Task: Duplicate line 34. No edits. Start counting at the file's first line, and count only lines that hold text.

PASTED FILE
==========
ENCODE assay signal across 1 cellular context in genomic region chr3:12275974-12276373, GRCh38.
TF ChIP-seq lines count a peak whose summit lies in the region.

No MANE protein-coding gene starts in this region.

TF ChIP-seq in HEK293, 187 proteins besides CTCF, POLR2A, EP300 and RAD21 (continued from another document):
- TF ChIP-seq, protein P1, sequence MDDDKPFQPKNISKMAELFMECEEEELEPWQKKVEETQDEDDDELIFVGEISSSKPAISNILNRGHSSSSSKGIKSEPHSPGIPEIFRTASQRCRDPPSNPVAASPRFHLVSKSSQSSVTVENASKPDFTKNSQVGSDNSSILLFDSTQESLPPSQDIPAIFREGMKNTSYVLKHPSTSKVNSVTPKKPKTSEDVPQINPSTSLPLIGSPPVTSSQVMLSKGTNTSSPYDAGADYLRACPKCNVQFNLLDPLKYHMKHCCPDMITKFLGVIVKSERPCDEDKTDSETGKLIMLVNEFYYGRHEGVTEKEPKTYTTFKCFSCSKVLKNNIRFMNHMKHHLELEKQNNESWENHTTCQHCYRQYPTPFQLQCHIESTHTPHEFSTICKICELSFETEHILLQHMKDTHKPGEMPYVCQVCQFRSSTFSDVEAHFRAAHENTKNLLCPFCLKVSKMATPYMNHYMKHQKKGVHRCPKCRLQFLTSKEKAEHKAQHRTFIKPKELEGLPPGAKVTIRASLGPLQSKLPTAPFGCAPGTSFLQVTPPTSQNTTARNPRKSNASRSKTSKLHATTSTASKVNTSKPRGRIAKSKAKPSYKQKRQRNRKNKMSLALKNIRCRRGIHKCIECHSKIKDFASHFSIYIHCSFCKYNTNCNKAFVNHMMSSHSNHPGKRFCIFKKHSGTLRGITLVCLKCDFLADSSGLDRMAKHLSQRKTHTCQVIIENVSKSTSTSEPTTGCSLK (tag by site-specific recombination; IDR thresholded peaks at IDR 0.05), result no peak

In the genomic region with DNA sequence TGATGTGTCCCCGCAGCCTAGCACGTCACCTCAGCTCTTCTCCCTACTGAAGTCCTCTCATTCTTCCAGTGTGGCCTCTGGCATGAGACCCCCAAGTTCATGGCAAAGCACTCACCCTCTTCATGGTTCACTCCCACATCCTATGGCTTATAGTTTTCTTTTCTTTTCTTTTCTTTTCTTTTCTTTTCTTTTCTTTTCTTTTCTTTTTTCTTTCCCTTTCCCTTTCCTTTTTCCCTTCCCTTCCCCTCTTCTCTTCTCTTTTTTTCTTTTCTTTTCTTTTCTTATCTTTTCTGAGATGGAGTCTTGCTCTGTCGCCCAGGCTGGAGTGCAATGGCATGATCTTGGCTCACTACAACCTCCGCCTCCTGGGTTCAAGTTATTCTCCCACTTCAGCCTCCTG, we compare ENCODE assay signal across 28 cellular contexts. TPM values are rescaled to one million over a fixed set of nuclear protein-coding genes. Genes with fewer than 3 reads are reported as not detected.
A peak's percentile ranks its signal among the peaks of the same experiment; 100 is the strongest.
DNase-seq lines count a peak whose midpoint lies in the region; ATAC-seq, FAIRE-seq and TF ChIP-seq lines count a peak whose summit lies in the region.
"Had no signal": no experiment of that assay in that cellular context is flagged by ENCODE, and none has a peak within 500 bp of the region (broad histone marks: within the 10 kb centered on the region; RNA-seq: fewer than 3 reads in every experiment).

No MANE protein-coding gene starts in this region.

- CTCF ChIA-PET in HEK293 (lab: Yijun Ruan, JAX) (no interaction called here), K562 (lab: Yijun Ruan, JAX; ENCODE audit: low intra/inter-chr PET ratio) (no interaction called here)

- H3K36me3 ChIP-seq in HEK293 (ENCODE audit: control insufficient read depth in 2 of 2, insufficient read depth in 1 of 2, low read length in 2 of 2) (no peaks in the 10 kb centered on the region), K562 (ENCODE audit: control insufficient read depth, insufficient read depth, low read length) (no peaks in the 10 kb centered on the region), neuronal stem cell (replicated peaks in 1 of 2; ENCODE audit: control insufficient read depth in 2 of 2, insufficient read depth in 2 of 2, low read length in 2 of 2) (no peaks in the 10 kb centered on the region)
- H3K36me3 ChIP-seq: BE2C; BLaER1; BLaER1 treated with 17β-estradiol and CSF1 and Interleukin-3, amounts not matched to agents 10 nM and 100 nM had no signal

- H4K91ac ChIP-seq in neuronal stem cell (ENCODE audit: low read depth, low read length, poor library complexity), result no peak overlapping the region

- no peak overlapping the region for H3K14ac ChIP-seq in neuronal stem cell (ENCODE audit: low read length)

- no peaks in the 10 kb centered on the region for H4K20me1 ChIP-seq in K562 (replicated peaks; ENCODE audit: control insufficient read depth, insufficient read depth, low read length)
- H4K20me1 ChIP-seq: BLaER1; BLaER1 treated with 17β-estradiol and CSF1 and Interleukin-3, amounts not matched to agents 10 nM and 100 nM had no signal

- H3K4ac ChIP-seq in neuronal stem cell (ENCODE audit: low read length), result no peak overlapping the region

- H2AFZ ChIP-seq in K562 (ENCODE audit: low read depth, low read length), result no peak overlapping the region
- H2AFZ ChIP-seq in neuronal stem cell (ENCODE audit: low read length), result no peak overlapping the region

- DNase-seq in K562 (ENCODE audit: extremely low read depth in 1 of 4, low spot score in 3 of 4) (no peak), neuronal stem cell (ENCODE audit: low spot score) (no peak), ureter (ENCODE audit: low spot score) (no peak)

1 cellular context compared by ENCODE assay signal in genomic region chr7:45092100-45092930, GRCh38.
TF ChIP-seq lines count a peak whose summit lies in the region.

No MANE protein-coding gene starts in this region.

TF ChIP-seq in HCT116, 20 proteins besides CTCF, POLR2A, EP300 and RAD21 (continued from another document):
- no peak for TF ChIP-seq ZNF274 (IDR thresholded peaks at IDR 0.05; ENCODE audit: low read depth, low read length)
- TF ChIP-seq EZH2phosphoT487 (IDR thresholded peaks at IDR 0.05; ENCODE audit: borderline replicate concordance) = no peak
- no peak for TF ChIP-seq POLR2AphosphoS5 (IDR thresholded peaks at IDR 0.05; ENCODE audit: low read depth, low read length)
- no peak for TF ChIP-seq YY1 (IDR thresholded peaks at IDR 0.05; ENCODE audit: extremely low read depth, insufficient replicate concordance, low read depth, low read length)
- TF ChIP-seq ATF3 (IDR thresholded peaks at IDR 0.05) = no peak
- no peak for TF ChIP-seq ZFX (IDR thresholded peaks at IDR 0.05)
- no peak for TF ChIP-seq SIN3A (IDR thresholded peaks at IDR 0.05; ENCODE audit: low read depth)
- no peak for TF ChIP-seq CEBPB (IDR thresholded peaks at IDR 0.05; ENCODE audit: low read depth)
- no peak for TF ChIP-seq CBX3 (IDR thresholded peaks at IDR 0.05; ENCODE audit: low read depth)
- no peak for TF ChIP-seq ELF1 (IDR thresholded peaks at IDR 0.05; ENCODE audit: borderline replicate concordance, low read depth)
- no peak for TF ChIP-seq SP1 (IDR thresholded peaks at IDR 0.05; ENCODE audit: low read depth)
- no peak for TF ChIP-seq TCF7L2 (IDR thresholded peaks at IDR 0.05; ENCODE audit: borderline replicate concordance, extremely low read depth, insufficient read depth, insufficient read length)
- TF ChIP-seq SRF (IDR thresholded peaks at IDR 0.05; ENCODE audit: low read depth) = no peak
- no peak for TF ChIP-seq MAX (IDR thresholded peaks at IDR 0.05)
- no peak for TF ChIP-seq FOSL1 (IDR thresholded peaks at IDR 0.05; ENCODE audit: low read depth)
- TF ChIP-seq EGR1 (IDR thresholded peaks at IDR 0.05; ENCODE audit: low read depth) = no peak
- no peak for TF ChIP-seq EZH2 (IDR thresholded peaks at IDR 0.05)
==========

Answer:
- no peak for TF ChIP-seq CBX3 (IDR thresholded peaks at IDR 0.05; ENCODE audit: low read depth)